“It didn’t affect us too much because we’ve got guys like Ted and Mike to step in,” said left tackle Charles Leno.
The blocking overall was strong early in the run game as Bears backs averaged 7.3 yards per first-half carry. The overall play level declined with the backups against Pro Bowl three-technique Gerald McCoy and facing a deteriorating game situation in which the Bears were too far behind to do anything but pass.
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None of the coaches turned the football over but the overall collapse of a team on the brink of restarting their season starts at the top. The Bears were never in any kind of control of a game against what should have been a weak opponent, yet were unable to exploit opportunities on any side of the football. Discipline gradually broke down as the Bears were penalized nine times in the game, eight of those coming in the second half and five in the fourth quarter.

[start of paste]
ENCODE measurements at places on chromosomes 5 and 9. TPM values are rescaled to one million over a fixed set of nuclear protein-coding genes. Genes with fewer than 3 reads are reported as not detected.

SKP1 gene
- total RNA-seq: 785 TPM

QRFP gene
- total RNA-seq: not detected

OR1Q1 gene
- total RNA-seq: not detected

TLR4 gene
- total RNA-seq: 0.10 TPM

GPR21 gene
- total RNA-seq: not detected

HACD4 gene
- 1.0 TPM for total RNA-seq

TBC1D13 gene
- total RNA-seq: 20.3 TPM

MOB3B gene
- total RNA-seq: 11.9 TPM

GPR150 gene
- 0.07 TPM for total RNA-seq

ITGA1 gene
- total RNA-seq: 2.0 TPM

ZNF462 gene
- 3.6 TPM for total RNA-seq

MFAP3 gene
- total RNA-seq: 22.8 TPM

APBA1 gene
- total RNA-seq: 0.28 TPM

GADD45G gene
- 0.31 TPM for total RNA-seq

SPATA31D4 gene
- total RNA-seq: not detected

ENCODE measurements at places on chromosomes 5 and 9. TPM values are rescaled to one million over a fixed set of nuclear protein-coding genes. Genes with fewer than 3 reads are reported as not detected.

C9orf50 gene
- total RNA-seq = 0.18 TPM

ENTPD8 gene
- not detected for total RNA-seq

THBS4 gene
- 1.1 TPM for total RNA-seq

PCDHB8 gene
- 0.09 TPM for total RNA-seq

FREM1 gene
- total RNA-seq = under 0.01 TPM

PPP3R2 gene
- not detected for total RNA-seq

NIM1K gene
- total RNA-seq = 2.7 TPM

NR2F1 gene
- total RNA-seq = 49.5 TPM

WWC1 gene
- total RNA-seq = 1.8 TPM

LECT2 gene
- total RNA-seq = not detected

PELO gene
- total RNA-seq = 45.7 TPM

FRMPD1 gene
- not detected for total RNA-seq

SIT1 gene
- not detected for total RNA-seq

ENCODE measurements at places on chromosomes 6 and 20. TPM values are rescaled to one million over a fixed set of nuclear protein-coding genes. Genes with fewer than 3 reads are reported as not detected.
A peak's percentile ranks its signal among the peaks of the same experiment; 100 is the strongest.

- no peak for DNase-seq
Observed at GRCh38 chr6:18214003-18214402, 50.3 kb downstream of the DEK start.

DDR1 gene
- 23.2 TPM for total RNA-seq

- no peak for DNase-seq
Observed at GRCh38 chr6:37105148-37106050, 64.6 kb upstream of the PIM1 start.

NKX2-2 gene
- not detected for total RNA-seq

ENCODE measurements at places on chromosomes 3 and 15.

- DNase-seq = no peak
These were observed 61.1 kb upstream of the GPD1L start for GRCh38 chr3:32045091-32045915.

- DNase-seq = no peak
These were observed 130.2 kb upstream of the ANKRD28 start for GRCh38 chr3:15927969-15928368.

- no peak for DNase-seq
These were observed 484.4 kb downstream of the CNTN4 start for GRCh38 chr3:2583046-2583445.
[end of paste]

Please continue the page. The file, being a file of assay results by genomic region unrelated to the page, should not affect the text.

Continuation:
The commitment to the run that was key in the win over Minnesota appeared to be in place again early. But then whatever game plan there was disappeared in the turnovers by Cutler, who was clearly ineffective even when he wasn’t losing the football. The Bears called nine runs and 10 pass plays in the first quarter but then dialed up just five runs vs. nine passes in the second.
The defense was against stout against the run but inconsistent in pass rush. Jameis Winston was sacked four times but hit on just one other occasion (other than Pernell McPhee’s roughing-the-passer in the second half).
Special teams made mental errors as well as physical, putting the offense in holes on a day when it was beyond incapable of digging out of them.